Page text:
We liked the way "Mother and I" sounded even tho it was grammatically incorrect.
Here are my two poems. Let me tell you something. I set a goal to write two poems today. I had no idea what to write about. Then I got the idea of "Black Friday" and jotted it down.
I had no idea what to say, but it did come to me.
It's terribly exciting to know you ARE going to produce something, even if it's terrible. And in the germ of La Terrible, something good can certainly come of it.
I'm too tired to revise the two poems, so I'll do it the morrow.
I hope this last day of November
finds you well
Once the body learns how to make
cancer cells, her oncologist told her,
they look for hidden opportunities.
There’s no going back.
Like a child learning to read.
If only the abnormal cells were on the surface
we could pick them off, or take
an X-Acto Blade in the dead of night
Worry-Time, and slice them off
like bits of dried egg
under the reading lamp.
Nothing distracts like shopping,
America’s most perfect sport.
Only yesterday I went to Marshall’s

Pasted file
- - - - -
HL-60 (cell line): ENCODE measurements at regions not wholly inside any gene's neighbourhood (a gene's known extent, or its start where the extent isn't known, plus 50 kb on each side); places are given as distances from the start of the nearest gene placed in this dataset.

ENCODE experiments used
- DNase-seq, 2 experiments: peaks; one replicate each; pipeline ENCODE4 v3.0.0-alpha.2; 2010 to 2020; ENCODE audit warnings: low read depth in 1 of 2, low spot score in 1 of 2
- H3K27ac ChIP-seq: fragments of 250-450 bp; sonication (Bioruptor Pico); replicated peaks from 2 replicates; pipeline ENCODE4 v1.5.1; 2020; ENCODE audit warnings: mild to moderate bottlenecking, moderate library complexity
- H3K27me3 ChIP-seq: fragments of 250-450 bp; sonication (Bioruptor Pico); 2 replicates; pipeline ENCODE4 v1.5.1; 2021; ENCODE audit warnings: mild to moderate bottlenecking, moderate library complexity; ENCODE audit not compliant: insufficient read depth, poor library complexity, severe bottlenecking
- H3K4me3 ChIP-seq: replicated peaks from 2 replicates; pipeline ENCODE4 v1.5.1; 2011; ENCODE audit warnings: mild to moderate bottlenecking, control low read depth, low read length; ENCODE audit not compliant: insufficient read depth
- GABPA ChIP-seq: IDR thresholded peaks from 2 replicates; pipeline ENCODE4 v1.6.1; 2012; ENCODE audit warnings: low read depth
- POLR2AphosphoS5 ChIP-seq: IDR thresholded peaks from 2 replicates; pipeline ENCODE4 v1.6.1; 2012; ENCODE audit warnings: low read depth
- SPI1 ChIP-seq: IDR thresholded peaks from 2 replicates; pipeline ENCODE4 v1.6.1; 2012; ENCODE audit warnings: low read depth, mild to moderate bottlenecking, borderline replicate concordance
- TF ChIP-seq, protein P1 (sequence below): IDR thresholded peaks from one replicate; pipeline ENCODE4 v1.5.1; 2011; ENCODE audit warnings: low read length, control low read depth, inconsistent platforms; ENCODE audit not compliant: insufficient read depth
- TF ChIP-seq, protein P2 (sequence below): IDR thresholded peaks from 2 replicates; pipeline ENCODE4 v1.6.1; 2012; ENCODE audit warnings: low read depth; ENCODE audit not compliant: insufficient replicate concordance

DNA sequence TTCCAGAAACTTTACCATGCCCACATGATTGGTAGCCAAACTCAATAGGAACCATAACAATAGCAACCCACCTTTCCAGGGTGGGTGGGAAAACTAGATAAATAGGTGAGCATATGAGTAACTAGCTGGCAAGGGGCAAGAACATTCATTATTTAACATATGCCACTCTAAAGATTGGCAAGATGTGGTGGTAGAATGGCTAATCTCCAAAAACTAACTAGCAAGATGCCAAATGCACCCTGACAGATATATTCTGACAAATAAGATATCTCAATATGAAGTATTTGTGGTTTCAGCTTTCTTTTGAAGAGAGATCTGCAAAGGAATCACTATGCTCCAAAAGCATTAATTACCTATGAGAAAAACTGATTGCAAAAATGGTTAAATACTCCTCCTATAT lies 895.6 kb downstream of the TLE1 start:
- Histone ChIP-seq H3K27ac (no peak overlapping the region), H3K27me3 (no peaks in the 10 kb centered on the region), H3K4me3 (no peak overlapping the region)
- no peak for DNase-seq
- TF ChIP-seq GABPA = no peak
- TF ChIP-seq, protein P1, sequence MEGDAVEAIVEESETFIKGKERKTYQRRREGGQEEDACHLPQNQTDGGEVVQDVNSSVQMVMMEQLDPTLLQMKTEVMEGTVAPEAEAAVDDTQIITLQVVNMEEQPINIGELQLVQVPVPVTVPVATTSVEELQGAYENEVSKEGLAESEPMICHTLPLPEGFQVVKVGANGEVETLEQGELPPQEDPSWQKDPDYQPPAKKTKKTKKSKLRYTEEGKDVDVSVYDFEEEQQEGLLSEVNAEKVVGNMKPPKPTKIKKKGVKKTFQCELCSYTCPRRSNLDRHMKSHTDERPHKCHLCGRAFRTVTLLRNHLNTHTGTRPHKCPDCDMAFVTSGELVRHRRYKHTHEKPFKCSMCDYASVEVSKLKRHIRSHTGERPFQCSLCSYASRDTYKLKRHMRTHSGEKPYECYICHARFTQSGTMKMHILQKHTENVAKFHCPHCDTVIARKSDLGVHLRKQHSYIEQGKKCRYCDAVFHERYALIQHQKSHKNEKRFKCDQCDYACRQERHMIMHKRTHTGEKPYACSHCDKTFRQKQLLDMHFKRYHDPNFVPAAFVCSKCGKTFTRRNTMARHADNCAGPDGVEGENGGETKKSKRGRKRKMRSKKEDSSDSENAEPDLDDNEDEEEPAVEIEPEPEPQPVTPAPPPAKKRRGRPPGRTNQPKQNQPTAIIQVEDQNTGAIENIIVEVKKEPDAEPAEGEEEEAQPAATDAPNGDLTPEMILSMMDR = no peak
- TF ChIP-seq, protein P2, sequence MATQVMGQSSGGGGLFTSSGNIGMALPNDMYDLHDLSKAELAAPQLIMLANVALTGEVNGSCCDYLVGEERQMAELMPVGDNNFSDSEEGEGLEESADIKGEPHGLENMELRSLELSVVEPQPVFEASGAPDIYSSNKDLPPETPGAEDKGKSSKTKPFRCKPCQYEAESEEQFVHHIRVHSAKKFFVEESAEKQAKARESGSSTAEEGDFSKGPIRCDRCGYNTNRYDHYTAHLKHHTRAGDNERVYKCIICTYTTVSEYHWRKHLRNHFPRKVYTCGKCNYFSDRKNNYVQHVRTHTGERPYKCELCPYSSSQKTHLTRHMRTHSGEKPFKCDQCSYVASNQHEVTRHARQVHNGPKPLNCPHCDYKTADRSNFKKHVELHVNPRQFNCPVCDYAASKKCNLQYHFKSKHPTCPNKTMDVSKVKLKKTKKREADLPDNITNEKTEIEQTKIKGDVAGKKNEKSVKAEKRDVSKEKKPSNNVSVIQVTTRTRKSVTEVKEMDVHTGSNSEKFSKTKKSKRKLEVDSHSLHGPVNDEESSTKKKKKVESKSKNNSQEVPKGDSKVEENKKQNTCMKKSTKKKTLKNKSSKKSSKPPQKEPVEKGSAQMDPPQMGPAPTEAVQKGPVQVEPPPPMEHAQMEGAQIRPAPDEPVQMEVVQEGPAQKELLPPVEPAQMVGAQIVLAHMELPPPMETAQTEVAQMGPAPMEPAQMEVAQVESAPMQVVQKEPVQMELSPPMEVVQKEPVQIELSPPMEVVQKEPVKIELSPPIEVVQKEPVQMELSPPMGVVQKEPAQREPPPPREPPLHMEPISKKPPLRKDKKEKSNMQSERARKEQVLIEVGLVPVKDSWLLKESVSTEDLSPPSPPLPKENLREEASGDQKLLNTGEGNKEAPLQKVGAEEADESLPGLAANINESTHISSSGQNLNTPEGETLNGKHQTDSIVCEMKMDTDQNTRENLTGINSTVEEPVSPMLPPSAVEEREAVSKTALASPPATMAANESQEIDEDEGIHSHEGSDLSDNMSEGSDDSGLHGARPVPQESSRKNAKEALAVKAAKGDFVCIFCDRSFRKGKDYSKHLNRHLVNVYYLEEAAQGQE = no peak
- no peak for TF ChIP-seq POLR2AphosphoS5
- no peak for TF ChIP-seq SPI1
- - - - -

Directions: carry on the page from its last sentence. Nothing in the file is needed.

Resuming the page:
whispering “You’re looking not buying.
You’re looking not buying.”
When I came home I faced
my mortality once again. The new
credit card – the security code
reads “888” - expires in four years,
just in time for my seventy-second
The words look hideous to me
but some day I’ll count that “young.”
Does it ever cross your mind,
as it does mine, from dawn to dusk
that some day they’ll all be dead.
Every last one of them,
buried, cremated, bodies given to science,
as a new generation begins the rhyme all
Come with me and stand by the window.
The leaves on the maple are withered and shrunk,
dangling like dry tea bags, ready to drop.
Swirls of branches I never noticed
quiver in the cold. They loop round
creating a vacuum in the sky